Cotswolds lies in South Central England. When you visit Cotswolds, you will see the area that boasts of the Cotswold Hills rises from the high Thames meadows, forming an escarpment. This part is known as the Cotswold Edge where the Severn Valley and Evesham Vale lie. The area is rich in Jurassic limestone. Also, a rare type of grass grows in this area. The landscape mainly showcases rural features with hamlets, ancient habitats and impressive residences and compounds.
Visit Cotswolds borders
The Cotswold contains over 40×90 miles of a landmass. Stratford-upon-Avon and the South of Bath border the Cotswolds. Gloucestershire, Oxfordshire, Wiltshire, Somerset, Warwickshire, and Worcestershire surround the Cotswold. The Cleeve Hill towards the north of Cheltenham is the highest elevation of the Cotswold. The area boasts burial chambers of Neolithic settlers and the ruins of Iron and Bronze Age forts. The Romans later built villas in the area. Cotswold Lion, a type of sheep, brought prosperity to Cotswold in the Middle Ages.
Visit Cotswolds- an Area of Outstanding Natural Beauty (AONB)
The following years, many wealthy people migrated to Cotswold and some owned other houses in the area to spend their holidays. In 1966, the Cotswolds was declared an Area of Outstanding Natural Beauty (AONB). With that, the area expanded to 1990 sq. km. In 2000, Cotswolds became recognised as an area similar to that of national parks. In 2004, the Cotswolds Conservation Board was established to conserve and enhance the AONB areas of the region. The Natural England funds the board and another 17 local entities that help preserve the AONB.
Visit Cotswolds for flora, fauna and wildlife
The area boasts of rare types of flora, fauna and wildlife. The Wildlife and Countryside Act of 1981 was brought in to protect the limestone grassland of the area and its rare species of butterflies such as the Duke of Burgundy. The Cotswolds has three nature reserves at national distinct levels over eighty specific scientific sites and five European Special Conservation Areas thus providing ample reasons for the authorities to protect and preserve the Cotswolds for future generations.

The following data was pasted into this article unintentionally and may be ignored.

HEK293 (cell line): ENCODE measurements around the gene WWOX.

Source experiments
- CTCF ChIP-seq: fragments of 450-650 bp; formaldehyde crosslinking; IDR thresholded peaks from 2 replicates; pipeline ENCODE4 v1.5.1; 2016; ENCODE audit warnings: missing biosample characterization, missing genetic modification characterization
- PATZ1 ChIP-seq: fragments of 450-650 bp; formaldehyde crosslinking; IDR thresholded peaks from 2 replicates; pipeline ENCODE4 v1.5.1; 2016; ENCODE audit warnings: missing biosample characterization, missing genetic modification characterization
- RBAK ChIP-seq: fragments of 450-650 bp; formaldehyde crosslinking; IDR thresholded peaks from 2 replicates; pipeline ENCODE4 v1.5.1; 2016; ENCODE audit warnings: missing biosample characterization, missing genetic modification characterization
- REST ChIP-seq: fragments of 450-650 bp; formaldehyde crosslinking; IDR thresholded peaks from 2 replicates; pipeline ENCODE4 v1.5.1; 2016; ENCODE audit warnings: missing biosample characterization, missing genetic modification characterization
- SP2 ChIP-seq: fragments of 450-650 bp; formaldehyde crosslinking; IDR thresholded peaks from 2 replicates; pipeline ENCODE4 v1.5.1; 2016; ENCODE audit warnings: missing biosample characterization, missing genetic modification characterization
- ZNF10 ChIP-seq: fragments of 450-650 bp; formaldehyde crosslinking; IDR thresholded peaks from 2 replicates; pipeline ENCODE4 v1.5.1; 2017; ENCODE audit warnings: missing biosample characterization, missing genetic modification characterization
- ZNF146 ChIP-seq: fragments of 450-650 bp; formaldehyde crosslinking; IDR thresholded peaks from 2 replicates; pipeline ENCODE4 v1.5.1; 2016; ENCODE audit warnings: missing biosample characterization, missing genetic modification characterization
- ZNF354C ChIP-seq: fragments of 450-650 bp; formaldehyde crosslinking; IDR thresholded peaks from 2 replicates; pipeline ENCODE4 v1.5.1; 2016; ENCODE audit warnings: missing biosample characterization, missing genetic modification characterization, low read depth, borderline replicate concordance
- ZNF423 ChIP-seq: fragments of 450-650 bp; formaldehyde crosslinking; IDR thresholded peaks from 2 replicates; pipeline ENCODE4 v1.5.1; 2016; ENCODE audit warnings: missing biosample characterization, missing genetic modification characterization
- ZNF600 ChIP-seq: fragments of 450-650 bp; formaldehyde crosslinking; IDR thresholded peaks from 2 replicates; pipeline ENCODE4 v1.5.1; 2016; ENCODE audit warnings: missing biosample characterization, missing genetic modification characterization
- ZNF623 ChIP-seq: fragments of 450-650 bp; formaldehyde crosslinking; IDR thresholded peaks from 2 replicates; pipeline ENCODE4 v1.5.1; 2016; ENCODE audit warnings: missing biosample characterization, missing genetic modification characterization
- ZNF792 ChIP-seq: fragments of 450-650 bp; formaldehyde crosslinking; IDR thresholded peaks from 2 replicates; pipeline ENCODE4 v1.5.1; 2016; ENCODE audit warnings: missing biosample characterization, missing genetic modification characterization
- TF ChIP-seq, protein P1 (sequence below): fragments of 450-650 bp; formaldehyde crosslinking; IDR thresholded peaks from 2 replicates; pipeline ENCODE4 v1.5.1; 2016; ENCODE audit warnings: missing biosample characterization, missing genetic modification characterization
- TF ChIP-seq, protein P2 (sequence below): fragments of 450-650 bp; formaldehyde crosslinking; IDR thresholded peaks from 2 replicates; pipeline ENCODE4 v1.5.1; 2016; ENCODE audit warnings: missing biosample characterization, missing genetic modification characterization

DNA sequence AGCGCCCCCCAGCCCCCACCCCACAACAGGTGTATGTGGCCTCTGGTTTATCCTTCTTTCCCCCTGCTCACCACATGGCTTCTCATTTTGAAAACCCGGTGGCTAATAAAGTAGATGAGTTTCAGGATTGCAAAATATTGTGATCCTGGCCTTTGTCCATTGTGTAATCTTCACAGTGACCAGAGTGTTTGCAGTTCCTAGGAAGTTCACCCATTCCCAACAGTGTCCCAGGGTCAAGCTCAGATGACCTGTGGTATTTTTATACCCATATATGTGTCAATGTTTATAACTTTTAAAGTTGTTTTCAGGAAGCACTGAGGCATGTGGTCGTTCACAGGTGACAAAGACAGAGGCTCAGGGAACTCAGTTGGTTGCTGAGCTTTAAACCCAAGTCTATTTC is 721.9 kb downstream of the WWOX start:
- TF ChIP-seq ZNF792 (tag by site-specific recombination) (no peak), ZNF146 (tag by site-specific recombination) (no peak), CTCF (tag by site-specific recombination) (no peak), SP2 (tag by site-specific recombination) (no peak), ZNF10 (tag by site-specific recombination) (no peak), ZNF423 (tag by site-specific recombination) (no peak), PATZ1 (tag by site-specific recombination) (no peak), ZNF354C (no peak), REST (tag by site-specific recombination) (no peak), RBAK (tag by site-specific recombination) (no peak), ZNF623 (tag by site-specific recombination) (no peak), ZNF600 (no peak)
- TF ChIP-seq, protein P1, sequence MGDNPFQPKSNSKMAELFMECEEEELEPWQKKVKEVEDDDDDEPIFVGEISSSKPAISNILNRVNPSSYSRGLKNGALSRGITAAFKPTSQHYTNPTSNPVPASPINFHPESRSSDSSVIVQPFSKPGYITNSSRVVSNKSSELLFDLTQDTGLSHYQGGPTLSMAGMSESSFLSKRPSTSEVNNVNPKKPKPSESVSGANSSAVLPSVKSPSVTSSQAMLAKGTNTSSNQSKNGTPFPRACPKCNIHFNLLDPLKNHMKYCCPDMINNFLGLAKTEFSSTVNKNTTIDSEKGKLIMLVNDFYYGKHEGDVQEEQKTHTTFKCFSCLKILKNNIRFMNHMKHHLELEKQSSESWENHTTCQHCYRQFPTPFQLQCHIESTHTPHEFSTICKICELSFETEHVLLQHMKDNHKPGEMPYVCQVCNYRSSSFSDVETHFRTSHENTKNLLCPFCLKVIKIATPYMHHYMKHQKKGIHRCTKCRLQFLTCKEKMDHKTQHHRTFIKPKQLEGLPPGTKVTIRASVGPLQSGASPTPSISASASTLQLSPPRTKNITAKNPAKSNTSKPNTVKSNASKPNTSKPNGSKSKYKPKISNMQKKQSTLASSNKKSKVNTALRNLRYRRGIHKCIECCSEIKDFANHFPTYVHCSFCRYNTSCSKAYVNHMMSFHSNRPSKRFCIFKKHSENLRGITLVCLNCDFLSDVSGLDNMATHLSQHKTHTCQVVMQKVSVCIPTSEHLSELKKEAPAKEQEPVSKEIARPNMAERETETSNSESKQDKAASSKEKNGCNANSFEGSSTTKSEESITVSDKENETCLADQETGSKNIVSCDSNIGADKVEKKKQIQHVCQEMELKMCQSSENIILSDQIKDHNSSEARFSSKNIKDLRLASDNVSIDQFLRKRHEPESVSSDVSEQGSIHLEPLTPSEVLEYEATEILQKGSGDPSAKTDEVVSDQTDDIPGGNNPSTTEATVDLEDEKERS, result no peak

Visit Cotswolds to offer Voluntary Protection services
In 1968, the Cotswold Voluntary Wardens Services was formed to help protect the vicinity, and it now boasts of over 300 branches. The Cotswold Way runs for 100 miles or more covering the entire AONB, and it provides panoramic views of the Seven Valley and Evesham. The Winchcombe Sudeley Castle Garden built in the 12th century lies in the Cotswolds. Its current construction was built in the fifteenth century. The Beaverton Castle is in the Beaverton village. The castle was said to have been constructed by Maurice de Gaunt in 1229. One can access the Calcot Manor travelling on route A4135 which is about four miles from Tetbury towards its Westside.
Visit Cotswolds’ Attractions
The market house of Tetbury built in 1655 takes an important place in the area. The place is mainly famous for quality yarn and wool. The Chavenage House and Roman Villa Chedworth are also rousing interests for tourists as they consist of ancient mosaics and structures. The Malmesbury Abbey built in the seventh century provides a fantastic view towards the history of England. The Quarwood offers gothic architectural styles and comprises of a parkland, paddocks, garages, and fish ponds among others. Close to Woodchester Nympsfield lies the ancient mansion called Woodchester Mansion built in Gothic style.